The event handler looks through all the elements in the children of the page to find any of type stack panel. If it finds a stack panel it looks to see if the stack panel's Tag holds an ID that matches the ID of the button that fired the event. If so, it has the right stack panel and it removes it from the page's children collection and <poof> it's gone.

 

void btn_Click(object sender, RoutedEventArgs e)
{
    foreach (UIElement uie in LayoutRoot.Children)
    {
        StackPanel sp = uie as StackPanel;
        Button btn = sender as Button;
        if (sp != null && btn != null)
        {
            if (sp.Tag.ToString().Equals(btn.Tag.ToString()))
            {
                LayoutRoot.Children.Remove(uie);
                break;  
            }
        }
    }           // end foreach
}               // end btn_Click

There may be easier ways, but this works quite cleanly. As an exercise for the reader I suggest implementing this so that each click of the Create button creates a stack panel in a different grid location, so that you can have a few open and see that each close button closes the correct one.

 

 

 

Here's the complete source code

 

 

Page.xaml

<UserControl x:Class="DynamicControls.Page"
    xmlns="http://schemas.microsoft.com/client/2007" 
    xmlns:x="http://schemas.microsoft.com/winfx/2006/xaml" 
    Width="400" Height="300">
    <Grid x:Name="LayoutRoot" Background="White">
        <Grid.RowDefinitions>
            <RowDefinition Height="50" />
            <RowDefinition Height="*" />
        </Grid.RowDefinitions>
        <Grid.ColumnDefinitions>
            <ColumnDefinition Width="150" />
            <ColumnDefinition Width="*"/>
        </Grid.ColumnDefinitions>
        <Button x:Name="Create" Content="Create" Width="50" Height="30" Grid.Row="0" Grid.Column="0" />
    </Grid>
</UserControl>

Page.xaml.cs

using System;
using System.Windows;
using System.Windows.Media;
using System.Windows.Controls;
using System.Collections.Generic;

namespace DynamicControls
{
    public partial class Page : UserControl
    {
        private int id = 0;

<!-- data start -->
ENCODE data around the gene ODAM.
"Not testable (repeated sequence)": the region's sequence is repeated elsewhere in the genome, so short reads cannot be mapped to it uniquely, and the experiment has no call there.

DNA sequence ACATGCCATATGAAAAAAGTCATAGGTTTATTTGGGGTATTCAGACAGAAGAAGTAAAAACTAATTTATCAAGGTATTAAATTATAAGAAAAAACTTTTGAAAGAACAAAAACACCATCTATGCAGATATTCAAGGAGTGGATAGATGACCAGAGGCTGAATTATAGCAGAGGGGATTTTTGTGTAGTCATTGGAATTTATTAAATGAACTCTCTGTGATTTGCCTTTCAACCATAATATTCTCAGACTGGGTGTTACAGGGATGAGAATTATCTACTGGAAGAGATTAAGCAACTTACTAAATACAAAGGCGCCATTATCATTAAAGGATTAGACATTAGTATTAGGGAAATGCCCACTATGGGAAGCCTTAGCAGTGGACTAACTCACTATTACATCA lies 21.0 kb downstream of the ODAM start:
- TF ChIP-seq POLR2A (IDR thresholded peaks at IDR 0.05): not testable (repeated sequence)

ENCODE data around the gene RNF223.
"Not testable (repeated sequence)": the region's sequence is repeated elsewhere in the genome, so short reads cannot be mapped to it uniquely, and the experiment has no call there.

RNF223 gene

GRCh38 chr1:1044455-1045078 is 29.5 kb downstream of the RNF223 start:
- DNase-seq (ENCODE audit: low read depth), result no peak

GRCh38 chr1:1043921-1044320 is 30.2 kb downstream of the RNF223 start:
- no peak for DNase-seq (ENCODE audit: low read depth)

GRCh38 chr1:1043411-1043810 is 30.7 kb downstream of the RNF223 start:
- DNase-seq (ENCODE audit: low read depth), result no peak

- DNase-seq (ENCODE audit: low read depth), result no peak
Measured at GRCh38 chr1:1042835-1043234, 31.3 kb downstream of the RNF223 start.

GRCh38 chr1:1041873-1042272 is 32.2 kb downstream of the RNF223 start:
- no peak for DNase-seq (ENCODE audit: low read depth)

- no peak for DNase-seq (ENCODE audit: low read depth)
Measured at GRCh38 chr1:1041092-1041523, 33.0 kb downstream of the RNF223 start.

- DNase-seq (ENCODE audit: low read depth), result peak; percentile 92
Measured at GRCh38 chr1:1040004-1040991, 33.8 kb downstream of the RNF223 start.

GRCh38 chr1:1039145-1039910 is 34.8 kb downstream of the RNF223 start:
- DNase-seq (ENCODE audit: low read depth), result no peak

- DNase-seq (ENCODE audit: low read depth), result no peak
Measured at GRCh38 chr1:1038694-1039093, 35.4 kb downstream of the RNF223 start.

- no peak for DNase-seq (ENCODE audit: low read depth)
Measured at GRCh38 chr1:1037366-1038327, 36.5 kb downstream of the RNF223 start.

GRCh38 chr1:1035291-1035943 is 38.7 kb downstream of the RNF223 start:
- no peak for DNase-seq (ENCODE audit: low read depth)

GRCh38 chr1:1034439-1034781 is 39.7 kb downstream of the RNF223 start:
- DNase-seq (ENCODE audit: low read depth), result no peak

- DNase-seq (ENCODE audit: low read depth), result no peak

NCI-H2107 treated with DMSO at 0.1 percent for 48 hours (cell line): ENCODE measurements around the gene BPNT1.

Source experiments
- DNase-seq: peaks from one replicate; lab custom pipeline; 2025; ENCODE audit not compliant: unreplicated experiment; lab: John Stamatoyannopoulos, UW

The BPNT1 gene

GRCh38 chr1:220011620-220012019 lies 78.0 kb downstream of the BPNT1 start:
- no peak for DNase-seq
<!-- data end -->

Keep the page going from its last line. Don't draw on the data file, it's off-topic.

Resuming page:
public Page()
        {
            InitializeComponent();
            Loaded += new RoutedEventHandler(Page_Loaded);
        }

        void Page_Loaded(object sender, RoutedEventArgs e)
        {
            Create.Click +=new RoutedEventHandler(Create_Click);
        }

        void  Create_Click(object sender, RoutedEventArgs e)
        {

            StackPanel sp = new StackPanel();
            sp.Orientation = Orientation.Horizontal;
            sp.VerticalAlignment = VerticalAlignment.Center;
            sp.Width = 300;
            sp.Height = 500;
            sp.SetValue(Grid.RowProperty, 0);
            sp.SetValue(Grid.ColumnProperty, 1);
            sp.Tag = (++id).ToString();
            sp.Background = new SolidColorBrush(Colors.Cyan);

            Button btn = new Button();
            btn.Width = 50;
            btn.Height = 30;
            btn.Content = "Close";
            btn.Margin = new Thickness(5.0, 0, 0, 0);
            btn.Tag = id.ToString();
            btn.Click += new RoutedEventHandler(btn_Click);
            sp.Children.Add(btn);

            btn = new Button();
            btn.Width = 50;
            btn.Height = 30;
            btn.Content = "Hello";
            btn.Margin = new Thickness(5.0, 0, 0, 0);
            btn.Click += new RoutedEventHandler(otherBtn_click);
            sp.Children.Add(btn);

            LayoutRoot.Children.Add(sp);

        }

        void btn_Click(object sender, RoutedEventArgs e)
        {
            foreach (UIElement uie in LayoutRoot.Children)
            {
                StackPanel sp = uie as StackPanel;
                Button btn = sender as Button;
                if (sp != null && btn != null)
                {
                    if (sp.Tag.ToString().Equals(btn.Tag.ToString()))
                    {
                        LayoutRoot.Children.Remove(uie);
                        break;  
                    }
                }
            }           // end foreach
        }               // end btn_Click

        void otherBtn_click(object sender, RoutedEventArgs e)
        {
            int randomNumber;
            Random r = new Random();
            randomNumber = r.Next(0,5);
            List<Color> myColors = new List<Color>();
            myColors.Add(Colors.Magenta);
            myColors.Add(Colors.Purple);
            myColors.Add(Colors.Red);
            myColors.Add(Colors.Gray);
            myColors.Add(Colors.Green);
            myColors.Add(Colors.Blue);
            Button btn = sender as Button;
            if ( btn != null )
            {
                btn.Background = new SolidColorBrush(myColors[randomNumber]);
                btn.Foreground = new SolidColorBrush(Colors.Black);
            }
        }

    }                   // end class
}
 

About Jesse Liberty

Jesse Liberty has three decades of experience writing and delivering software projects and is the author of 2 dozen books and a couple dozen Pluralsight & LinkedIn Learning courses. He was a Senior Technical Evangelist for Microsoft, a Distinguished Software Engineer for AT&T, a VP for Information Services for Citibank and a Software Architect for PBS. He is a Xamarin Certified Mobile Developer and a Xamarin MVP and a Microsoft MVP.